Facebook defends Trump's warning to looters

Facebook CEO Mark Zuckerberg wrote in a Facebook post last week that his platform would take no action against a post of Trump's about the George Floyd protests in Minneapolis, in which the president said "when the looting starts, the shooting starts."

Facebook rules prohibit the incitement of violence, but Zuckerberg said it found the post wasn't in breach.

"We decided to leave it up because the National Guard references meant we read it as a warning about state action, and we think people need to know if the government is planning to deploy force," Zuckerberg wrote.

"I know many people are upset that we've left the President's posts up, but our position is that we should enable as much expression as possible unless it will cause imminent risk of specific harms or dangers spelled out in clear policies," he added.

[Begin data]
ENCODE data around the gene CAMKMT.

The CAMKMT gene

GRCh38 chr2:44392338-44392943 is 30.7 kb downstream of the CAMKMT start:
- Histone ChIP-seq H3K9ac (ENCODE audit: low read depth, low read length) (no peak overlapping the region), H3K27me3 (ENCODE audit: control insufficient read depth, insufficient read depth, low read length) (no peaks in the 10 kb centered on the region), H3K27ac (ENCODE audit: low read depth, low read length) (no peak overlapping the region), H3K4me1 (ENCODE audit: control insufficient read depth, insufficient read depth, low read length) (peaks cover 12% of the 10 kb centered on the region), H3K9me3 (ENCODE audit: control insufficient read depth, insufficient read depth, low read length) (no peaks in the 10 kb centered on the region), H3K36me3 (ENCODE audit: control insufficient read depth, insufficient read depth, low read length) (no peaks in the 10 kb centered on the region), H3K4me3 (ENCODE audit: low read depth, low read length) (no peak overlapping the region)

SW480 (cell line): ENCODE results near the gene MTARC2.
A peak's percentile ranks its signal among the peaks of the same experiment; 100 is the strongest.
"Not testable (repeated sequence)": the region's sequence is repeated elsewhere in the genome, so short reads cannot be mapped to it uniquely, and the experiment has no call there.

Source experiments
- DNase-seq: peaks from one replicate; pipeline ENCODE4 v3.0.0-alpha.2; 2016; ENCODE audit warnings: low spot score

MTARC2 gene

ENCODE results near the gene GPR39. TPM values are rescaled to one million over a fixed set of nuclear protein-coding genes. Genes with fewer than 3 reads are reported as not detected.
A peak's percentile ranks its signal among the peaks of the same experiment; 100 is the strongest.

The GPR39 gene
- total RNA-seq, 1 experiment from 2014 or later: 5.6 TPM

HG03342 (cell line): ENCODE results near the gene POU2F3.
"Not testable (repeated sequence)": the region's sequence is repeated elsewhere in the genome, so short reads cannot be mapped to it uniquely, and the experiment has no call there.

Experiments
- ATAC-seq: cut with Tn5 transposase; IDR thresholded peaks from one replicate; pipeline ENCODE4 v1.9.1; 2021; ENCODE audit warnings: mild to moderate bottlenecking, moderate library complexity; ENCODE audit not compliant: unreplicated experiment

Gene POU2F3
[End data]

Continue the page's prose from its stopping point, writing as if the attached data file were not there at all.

Twitter took an unprecedented step in limiting the public's ability to view the president's tweet, saying it "violated the Twitter Rules about glorifying violence." The tweet is hidden unless a user clicks to display it, and users cannot like or reply to it.

Twitter has not commented on how it prefers for the President to notify citizens of plans to deploy force.